Remote sensing of waterhole distribution and its impact on wildlife and livestock interactions across a gradient of land use in a Southern African savanna
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Arid and semi-arid ecosystems are water limited ecosystems. Thus, understanding the spatial and temporal dynamics in water availability is critical. In this study, we tested whether and to what extent we can use remotely sensed data to estimate the spatial and temporal distribution of surface water based on a semi arid region in the South-East Lowveld of Zimbabwe. Next, we tested the extent of interaction between wildlife and domestic herbivore at waterholes based on four years of data. Results show that remote sensing derived MNDWI can successfully (Kappa= 94%) be used to map surface water in semi arid environments. Results also showed that surface water is significantly predicted from annual rainfall (r2=0.98, p<0.01 for the wet season and for the dry season (r2 =0.96, P < 0.01). Furthermore, results show evidence of interaction between wild and domestic herbivores but mainly at waterholes located at the boundary of the protected areas and in the agricultural areas. Finally, results of this study demonstrate that animal species diversity declines significantly along a gradient from protected areas to agricultural areas. These findings could provide an important avenue for undestanding livestock and wildlife interactions in African savannas.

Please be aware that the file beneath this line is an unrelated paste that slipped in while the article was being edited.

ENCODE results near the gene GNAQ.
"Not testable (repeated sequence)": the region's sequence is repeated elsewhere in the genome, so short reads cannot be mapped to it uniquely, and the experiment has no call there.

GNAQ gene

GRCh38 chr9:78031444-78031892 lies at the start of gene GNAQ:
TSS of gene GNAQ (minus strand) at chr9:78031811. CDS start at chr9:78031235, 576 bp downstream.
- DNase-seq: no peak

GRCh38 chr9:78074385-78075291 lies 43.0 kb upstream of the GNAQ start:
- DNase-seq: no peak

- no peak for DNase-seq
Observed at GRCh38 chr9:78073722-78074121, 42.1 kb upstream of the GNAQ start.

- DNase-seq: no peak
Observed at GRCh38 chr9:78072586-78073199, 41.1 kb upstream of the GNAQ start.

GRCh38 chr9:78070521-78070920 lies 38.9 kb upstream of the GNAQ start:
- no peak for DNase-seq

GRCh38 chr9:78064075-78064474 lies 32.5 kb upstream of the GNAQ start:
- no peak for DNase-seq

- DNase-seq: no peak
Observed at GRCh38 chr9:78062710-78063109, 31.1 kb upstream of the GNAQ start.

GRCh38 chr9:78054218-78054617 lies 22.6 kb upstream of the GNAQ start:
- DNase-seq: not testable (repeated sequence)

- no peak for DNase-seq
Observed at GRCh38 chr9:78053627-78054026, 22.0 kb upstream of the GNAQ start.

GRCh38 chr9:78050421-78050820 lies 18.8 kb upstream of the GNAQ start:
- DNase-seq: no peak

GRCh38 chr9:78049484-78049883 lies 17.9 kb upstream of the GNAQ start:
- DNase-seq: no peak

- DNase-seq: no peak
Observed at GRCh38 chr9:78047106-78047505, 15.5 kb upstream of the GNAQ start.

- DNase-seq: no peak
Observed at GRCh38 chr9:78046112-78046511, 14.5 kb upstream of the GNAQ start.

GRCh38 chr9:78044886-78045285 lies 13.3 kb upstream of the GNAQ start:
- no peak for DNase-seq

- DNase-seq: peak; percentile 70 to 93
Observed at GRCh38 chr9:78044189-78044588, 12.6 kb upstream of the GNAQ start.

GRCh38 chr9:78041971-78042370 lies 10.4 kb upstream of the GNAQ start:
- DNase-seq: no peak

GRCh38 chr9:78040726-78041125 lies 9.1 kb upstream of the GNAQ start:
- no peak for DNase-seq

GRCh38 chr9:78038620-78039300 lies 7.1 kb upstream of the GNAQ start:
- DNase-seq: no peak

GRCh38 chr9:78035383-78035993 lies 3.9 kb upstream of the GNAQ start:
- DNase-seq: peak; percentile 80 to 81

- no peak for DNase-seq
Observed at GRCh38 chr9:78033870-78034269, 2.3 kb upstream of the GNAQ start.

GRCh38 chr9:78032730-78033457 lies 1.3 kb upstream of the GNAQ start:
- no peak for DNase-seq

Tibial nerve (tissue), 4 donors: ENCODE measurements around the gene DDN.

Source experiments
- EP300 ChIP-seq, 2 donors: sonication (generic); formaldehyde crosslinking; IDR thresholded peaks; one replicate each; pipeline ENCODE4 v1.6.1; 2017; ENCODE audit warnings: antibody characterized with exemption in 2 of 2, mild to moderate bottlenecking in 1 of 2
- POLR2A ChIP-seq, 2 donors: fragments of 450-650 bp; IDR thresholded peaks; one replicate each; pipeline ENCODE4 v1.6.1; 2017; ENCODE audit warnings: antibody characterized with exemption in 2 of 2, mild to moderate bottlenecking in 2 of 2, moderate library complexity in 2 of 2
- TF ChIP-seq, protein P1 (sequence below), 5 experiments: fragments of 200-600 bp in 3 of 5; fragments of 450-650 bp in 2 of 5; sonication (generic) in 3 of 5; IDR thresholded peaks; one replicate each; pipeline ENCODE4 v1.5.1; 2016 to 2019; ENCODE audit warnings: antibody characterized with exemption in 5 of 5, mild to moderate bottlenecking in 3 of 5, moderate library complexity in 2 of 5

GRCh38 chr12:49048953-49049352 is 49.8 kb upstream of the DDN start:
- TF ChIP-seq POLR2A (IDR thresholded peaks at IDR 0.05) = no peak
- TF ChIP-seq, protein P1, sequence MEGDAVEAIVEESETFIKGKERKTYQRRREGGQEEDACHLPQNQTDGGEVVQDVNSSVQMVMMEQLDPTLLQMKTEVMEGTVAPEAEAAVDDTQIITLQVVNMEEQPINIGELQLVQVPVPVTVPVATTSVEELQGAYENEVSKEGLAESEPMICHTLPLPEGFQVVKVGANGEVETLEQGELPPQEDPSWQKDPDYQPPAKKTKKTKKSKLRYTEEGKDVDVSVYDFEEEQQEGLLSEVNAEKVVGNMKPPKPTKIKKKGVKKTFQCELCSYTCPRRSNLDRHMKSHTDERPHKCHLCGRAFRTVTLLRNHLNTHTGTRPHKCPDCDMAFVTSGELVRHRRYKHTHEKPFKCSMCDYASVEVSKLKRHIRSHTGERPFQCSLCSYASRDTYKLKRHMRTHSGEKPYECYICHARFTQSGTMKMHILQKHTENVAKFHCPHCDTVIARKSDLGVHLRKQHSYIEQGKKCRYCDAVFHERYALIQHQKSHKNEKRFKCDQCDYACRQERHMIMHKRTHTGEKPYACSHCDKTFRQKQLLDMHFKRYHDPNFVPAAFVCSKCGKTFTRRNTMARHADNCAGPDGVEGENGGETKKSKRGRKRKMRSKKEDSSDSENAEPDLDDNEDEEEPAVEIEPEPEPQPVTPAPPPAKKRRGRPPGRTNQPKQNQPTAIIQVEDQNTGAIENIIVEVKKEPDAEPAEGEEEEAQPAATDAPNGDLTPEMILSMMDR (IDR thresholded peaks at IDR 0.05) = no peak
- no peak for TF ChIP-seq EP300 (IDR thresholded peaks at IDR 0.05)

SponsorThe Ministère Français des Affaires Etrangères through the French Embassy in Zimbabwe
Modified Normalised Differece Water Index
Geographic information system
RP-PCP Grant/Project CC#3